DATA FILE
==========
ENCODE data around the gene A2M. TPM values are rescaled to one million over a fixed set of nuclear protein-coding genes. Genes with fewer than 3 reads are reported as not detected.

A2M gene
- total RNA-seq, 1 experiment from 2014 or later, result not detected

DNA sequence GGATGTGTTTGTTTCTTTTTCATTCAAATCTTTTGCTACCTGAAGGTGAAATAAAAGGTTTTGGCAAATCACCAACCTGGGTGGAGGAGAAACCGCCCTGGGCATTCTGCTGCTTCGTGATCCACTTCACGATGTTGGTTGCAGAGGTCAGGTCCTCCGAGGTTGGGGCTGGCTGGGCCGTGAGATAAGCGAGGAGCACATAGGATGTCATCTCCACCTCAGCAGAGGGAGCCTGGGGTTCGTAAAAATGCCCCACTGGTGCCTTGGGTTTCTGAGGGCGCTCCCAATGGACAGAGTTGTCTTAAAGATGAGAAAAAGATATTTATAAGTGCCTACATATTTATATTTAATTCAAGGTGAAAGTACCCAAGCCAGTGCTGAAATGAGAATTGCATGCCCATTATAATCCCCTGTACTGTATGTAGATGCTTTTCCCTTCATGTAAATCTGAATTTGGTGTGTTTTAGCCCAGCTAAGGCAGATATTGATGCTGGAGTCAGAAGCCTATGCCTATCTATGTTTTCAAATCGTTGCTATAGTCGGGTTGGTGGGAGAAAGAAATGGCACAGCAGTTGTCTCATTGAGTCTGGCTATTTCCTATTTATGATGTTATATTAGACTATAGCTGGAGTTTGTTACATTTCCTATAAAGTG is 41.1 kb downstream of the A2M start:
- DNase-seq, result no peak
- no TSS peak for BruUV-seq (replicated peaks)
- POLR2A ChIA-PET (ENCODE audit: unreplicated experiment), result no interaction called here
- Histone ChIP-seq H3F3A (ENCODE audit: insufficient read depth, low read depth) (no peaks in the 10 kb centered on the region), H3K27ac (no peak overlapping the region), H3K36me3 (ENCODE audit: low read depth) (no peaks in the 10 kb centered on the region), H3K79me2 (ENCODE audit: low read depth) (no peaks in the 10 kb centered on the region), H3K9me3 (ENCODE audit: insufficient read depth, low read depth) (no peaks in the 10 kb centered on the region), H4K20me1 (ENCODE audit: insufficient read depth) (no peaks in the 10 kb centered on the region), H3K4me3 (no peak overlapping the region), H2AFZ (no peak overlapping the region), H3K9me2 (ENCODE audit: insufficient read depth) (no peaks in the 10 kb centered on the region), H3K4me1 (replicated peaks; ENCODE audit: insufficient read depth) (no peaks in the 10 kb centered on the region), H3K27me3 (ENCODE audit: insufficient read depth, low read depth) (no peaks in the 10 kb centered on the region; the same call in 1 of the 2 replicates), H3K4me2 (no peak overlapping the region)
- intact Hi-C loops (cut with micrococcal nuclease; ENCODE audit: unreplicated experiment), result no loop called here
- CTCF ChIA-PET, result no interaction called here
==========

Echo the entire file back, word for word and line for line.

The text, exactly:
ENCODE data around the gene A2M. TPM values are rescaled to one million over a fixed set of nuclear protein-coding genes. Genes with fewer than 3 reads are reported as not detected.

A2M gene
- total RNA-seq, 1 experiment from 2014 or later, result not detected

DNA sequence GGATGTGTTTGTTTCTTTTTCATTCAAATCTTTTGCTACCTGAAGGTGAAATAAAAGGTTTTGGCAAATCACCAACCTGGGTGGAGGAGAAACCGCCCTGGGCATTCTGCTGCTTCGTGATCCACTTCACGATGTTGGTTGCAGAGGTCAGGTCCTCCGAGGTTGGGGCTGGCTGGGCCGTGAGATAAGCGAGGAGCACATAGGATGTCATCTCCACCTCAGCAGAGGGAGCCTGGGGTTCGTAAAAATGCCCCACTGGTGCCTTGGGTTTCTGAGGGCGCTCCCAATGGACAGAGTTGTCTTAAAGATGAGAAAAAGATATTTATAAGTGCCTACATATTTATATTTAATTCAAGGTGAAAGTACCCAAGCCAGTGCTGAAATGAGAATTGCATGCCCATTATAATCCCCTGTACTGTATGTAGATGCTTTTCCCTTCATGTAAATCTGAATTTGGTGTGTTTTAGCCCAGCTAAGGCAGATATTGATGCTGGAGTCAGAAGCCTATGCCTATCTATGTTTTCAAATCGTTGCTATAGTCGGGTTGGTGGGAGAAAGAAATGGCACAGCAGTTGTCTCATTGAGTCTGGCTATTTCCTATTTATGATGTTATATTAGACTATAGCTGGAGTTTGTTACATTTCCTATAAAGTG is 41.1 kb downstream of the A2M start:
- DNase-seq, result no peak
- no TSS peak for BruUV-seq (replicated peaks)
- POLR2A ChIA-PET (ENCODE audit: unreplicated experiment), result no interaction called here
- Histone ChIP-seq H3F3A (ENCODE audit: insufficient read depth, low read depth) (no peaks in the 10 kb centered on the region), H3K27ac (no peak overlapping the region), H3K36me3 (ENCODE audit: low read depth) (no peaks in the 10 kb centered on the region), H3K79me2 (ENCODE audit: low read depth) (no peaks in the 10 kb centered on the region), H3K9me3 (ENCODE audit: insufficient read depth, low read depth) (no peaks in the 10 kb centered on the region), H4K20me1 (ENCODE audit: insufficient read depth) (no peaks in the 10 kb centered on the region), H3K4me3 (no peak overlapping the region), H2AFZ (no peak overlapping the region), H3K9me2 (ENCODE audit: insufficient read depth) (no peaks in the 10 kb centered on the region), H3K4me1 (replicated peaks; ENCODE audit: insufficient read depth) (no peaks in the 10 kb centered on the region), H3K27me3 (ENCODE audit: insufficient read depth, low read depth) (no peaks in the 10 kb centered on the region; the same call in 1 of the 2 replicates), H3K4me2 (no peak overlapping the region)
- intact Hi-C loops (cut with micrococcal nuclease; ENCODE audit: unreplicated experiment), result no loop called here
- CTCF ChIA-PET, result no interaction called here